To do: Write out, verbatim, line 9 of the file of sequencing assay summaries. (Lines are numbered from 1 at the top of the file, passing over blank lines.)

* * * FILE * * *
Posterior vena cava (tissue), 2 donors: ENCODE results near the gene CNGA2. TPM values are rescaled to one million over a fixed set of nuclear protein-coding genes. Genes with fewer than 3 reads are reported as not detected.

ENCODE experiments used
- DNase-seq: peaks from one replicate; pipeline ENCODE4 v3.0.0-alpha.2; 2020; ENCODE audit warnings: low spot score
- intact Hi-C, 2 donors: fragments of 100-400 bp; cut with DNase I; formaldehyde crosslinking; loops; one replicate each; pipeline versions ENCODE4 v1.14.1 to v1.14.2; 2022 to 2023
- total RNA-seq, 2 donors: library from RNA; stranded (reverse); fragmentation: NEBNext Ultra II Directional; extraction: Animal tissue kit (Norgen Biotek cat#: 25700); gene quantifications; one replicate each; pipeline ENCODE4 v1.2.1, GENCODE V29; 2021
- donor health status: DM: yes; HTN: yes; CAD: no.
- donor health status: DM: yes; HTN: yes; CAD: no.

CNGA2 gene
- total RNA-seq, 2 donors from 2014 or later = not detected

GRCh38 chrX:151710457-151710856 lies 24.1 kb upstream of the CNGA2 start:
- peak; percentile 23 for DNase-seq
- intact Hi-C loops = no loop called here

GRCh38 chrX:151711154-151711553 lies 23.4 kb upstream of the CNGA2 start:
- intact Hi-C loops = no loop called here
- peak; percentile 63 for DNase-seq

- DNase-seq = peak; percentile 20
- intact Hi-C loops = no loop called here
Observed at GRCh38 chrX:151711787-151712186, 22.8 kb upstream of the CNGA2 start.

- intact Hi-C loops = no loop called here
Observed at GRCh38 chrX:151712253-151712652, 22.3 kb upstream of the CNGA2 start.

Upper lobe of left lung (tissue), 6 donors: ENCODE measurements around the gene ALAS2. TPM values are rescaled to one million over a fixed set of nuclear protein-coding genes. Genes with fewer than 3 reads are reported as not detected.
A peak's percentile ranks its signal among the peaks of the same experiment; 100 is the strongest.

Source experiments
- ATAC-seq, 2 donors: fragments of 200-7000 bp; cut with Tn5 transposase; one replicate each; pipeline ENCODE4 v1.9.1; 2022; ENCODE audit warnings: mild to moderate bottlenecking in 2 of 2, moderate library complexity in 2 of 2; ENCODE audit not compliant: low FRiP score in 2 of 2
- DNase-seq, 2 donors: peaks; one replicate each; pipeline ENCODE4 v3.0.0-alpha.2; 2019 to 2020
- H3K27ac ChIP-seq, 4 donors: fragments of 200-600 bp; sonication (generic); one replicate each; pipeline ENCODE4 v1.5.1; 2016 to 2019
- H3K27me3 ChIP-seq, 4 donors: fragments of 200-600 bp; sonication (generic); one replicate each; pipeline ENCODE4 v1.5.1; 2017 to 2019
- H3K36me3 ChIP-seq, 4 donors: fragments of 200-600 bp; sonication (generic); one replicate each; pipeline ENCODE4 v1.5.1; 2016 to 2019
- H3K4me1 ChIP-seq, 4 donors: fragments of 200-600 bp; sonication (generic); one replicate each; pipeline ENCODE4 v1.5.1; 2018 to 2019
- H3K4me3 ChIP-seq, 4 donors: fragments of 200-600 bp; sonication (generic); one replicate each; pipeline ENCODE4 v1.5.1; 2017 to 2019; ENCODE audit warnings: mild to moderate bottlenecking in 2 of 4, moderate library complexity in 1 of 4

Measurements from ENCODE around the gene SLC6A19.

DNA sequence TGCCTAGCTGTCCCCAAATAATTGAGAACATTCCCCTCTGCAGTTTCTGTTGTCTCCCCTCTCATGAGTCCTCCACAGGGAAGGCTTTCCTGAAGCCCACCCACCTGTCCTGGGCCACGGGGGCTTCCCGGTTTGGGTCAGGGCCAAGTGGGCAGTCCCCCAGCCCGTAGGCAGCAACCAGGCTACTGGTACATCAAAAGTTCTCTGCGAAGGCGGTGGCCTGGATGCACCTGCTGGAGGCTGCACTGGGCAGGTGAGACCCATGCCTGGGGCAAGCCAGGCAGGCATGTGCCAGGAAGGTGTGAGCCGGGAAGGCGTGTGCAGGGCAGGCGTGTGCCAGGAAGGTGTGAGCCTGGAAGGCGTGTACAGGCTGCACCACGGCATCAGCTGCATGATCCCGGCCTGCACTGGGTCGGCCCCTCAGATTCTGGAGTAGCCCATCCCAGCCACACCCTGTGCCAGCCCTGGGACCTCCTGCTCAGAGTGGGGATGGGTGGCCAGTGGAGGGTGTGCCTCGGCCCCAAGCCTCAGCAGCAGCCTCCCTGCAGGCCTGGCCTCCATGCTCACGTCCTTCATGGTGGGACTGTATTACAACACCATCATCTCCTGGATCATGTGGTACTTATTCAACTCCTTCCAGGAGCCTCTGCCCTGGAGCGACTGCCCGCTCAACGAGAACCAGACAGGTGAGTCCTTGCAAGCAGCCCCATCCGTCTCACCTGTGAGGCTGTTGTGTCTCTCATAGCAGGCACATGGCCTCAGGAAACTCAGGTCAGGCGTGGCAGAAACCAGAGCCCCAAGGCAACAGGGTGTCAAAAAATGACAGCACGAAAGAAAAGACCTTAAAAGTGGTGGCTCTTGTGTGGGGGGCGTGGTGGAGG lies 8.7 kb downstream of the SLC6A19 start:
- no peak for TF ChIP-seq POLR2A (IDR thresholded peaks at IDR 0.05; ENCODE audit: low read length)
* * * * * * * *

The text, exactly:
- total RNA-seq, 2 donors from 2014 or later = not detected